A leading American siding manufacturer aims to bring some stability to a forest products mill outside Wawa.
Expansion-minded LP Building Solutions intends to convert the former Wawa OSB (oriented strand board) facility into a siding operation that will serve the North American home construction and renovation market.
The acquisition of the mill, located on Highway 101, 30 kilometres east of Wawa, was finalized in May in an insolvency sale with Montréal-based Forex.
Aaron Howald, LP’s vice-president of investor relations and business development, said the number of mill jobs created could be in the range of 150.
“We’re not sure of the head count,” he said, “but at least that many.”
Their team is in the initial stages of assessing the mill toward transitioning the plant to become a producer of its branded LP® SmartSide® Trim & Siding.
Howald couldn’t speak to the amount of capital investment dollars, pending completion of a detailed engineering study, but they'll disclose more in the coming months.
The Nashville-headquartered manufacturer is aiming for a third-quarter, 2025 startup, depending on North American customer demand. The company recently converted an OSB plant in Sagola, Mich., to siding manufacturing and they have excess capacity at the moment.
But Howald said LP is “pedal to the metal” in maintaining a multi-year record of growing faster than the U.S. housing market, their main competition being producers of vinyl siding and fibre cement.
When operating, the company said Wawa will contribute 400,000 square feet of production capacity, boosting their total North American siding capacity to 2.7 billion square feet annually.
LP Building Solutions is no stranger to Canada, with two siding plants in B.C. and one each in Manitoba and Québec. All are converted OSB plants.
“Canada has been a big part of our business for many, many years,” Howald said.
The company considers itself a pioneer in oriented strand board panels. Today, it maintains an extensive catalogue of upgraded and premium engineered building products for the home building, renovation and DIY segments.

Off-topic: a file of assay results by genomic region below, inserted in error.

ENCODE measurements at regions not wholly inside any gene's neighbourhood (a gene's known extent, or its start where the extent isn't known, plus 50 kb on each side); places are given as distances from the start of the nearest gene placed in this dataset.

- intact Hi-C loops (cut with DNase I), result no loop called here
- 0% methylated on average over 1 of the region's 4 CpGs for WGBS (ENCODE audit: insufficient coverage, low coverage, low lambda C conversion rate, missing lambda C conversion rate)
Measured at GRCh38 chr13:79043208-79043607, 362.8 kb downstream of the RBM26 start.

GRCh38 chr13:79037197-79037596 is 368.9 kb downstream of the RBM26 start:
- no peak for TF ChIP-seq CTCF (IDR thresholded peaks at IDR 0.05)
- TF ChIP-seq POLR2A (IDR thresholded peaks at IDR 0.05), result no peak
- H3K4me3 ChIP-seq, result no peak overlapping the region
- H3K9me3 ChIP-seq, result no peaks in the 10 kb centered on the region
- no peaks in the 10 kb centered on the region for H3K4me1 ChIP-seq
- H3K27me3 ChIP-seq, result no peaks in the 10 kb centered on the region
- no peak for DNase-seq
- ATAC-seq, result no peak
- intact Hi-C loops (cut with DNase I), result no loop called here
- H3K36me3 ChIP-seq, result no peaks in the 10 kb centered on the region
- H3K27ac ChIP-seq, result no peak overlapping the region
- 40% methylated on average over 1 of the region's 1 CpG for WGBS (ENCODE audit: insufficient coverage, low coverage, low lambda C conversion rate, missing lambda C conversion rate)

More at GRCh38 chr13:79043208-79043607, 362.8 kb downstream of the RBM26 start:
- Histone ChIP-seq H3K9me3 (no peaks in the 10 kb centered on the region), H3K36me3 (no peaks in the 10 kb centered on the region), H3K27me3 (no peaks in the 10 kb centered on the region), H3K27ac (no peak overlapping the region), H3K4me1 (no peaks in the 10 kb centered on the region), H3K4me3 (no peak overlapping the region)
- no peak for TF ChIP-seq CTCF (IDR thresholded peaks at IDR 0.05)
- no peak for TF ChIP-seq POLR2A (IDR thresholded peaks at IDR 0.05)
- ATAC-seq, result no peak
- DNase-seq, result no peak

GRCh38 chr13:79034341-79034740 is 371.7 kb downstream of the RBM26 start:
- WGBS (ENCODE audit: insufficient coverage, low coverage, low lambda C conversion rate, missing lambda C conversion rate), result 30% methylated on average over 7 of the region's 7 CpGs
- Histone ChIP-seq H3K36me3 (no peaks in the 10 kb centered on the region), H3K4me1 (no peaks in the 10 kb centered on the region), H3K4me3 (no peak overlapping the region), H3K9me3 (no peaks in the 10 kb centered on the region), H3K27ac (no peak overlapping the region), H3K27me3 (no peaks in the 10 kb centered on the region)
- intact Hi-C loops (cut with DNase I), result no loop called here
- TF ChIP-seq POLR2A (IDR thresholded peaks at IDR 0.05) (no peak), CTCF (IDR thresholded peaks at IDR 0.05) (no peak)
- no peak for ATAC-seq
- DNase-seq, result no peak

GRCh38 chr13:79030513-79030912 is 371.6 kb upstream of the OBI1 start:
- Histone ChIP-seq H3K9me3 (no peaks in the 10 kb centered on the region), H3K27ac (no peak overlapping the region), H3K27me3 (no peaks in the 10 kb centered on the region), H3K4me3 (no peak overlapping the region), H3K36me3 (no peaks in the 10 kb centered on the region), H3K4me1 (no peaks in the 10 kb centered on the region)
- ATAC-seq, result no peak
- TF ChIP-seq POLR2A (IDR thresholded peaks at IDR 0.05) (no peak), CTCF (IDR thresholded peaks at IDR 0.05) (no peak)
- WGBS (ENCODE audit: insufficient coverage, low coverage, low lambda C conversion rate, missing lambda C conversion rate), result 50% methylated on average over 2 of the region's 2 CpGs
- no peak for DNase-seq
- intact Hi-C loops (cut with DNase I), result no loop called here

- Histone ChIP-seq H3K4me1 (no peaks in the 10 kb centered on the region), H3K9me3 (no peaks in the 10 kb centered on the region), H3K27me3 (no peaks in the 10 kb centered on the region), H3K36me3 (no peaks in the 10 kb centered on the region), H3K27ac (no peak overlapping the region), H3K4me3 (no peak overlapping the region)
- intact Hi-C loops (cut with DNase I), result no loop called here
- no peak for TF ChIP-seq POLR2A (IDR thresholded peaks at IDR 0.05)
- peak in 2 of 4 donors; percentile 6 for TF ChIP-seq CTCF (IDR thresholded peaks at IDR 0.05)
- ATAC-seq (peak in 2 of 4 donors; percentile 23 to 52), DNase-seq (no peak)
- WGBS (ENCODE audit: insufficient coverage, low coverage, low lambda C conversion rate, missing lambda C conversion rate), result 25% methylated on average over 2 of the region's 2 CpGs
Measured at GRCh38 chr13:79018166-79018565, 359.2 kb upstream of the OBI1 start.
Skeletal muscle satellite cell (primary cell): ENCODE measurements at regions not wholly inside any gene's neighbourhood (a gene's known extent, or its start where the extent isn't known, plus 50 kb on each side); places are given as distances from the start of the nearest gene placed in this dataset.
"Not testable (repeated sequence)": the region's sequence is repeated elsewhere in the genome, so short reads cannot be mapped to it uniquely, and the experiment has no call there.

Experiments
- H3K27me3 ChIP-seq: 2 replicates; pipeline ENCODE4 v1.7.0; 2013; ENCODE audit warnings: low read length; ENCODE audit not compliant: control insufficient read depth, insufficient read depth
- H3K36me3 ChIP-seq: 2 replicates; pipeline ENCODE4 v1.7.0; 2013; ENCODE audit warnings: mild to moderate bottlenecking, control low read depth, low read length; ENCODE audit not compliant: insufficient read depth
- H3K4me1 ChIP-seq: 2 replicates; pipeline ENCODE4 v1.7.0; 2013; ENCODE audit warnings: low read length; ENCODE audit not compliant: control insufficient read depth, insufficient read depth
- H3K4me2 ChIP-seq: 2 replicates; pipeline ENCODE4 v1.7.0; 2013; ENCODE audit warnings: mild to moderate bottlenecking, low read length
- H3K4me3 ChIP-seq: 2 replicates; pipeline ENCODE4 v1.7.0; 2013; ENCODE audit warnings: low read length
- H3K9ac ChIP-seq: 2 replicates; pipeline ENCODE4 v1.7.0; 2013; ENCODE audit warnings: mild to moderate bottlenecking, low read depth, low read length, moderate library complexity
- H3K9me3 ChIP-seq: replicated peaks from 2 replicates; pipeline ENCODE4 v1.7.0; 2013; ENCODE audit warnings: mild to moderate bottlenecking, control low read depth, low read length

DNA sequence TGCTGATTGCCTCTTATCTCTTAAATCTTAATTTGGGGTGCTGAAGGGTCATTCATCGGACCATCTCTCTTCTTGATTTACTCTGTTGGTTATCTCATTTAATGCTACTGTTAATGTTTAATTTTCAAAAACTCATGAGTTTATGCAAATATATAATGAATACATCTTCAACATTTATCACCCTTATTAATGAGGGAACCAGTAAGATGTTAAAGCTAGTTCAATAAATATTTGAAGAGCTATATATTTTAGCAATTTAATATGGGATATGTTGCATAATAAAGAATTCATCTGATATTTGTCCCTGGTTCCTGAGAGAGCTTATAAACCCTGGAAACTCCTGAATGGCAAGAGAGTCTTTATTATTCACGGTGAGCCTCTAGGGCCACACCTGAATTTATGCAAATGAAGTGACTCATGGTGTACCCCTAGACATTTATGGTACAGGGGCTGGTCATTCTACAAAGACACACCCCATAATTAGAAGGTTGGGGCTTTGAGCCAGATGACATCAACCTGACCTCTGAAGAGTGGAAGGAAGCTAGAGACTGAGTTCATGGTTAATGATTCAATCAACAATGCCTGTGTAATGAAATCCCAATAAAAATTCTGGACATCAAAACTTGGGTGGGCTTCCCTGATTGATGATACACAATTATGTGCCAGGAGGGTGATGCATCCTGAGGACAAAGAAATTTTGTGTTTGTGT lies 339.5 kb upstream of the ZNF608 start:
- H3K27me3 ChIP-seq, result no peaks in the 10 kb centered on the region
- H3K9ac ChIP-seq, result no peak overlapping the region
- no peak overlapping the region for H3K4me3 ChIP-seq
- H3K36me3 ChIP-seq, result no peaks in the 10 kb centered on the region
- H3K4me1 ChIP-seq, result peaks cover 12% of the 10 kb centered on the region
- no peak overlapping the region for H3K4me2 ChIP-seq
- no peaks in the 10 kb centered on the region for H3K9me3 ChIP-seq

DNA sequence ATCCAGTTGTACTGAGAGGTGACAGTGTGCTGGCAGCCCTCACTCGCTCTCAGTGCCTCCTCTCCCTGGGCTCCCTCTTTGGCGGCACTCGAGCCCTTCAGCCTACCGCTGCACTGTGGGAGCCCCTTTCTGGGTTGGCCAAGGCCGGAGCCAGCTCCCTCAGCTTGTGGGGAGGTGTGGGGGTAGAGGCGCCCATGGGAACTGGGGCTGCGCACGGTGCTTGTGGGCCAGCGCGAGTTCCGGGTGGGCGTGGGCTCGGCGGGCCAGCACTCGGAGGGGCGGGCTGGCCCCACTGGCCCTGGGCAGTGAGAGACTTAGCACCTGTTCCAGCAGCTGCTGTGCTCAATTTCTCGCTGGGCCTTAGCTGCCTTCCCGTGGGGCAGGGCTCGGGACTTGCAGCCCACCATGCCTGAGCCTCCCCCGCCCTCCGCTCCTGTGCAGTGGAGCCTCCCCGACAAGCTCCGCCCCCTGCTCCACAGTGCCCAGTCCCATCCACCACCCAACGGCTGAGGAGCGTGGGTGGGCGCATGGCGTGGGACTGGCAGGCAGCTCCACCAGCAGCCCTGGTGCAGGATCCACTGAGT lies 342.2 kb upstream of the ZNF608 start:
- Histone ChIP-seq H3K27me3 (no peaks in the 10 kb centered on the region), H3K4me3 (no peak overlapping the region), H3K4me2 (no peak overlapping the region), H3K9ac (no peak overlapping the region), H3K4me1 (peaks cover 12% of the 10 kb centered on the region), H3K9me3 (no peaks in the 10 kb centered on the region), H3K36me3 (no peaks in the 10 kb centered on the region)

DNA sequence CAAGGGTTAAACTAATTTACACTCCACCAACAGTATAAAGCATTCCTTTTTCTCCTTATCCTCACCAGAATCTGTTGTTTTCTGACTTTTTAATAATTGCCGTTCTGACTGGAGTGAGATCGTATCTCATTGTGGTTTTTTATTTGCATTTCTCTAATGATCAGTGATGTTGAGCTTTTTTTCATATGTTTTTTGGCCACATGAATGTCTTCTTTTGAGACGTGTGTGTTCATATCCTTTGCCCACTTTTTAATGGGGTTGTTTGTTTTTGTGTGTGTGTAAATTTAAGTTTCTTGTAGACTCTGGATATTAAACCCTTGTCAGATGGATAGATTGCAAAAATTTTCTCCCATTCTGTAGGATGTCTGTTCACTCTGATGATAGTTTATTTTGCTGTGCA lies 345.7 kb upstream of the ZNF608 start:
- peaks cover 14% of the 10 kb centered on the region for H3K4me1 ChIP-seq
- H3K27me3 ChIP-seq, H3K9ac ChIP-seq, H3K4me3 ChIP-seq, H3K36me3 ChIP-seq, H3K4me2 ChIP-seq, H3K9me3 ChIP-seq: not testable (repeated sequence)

OSB, on its own, can be a volatile market, he said.
“That’s not the case with siding. Those are definitely going to be stable, more quality, jobs (in Wawa) than they would be as an OSB plant “
The Wawa deal came together rather quickly. Forex and the Cossette family barely owned the mill for a year when they put it up for sale.
According to court documents, a combination of crashing OSB prices in 2022 and squabbling with shareholders put a strain on Forex’s cash flow. The dispute paralyzed management’s ability to make decisions on projects as the OSB and lumber markets began to tank in the second half of 2022.
The decision was made last October to put the entire company up for sale. It entered the CCAA (Companies' Creditors Arrangement Act) process in February.
Forex's Amos, Que., mill went to Arbec Forest Products at the end of April.
Howald called the Wawa facility a “perfect match” for their growth strategy, adding they were “thrilled” to be the successful bidder.
He said LP became aware of the asset in late 2022, early 2023. The sales process evolved quickly from an initial site visit to a closed transaction in a little under four months.
Serving as head of LP’s business development means fielding plenty of pitches from investment bankers about distressed assets.
But this one was different, he said.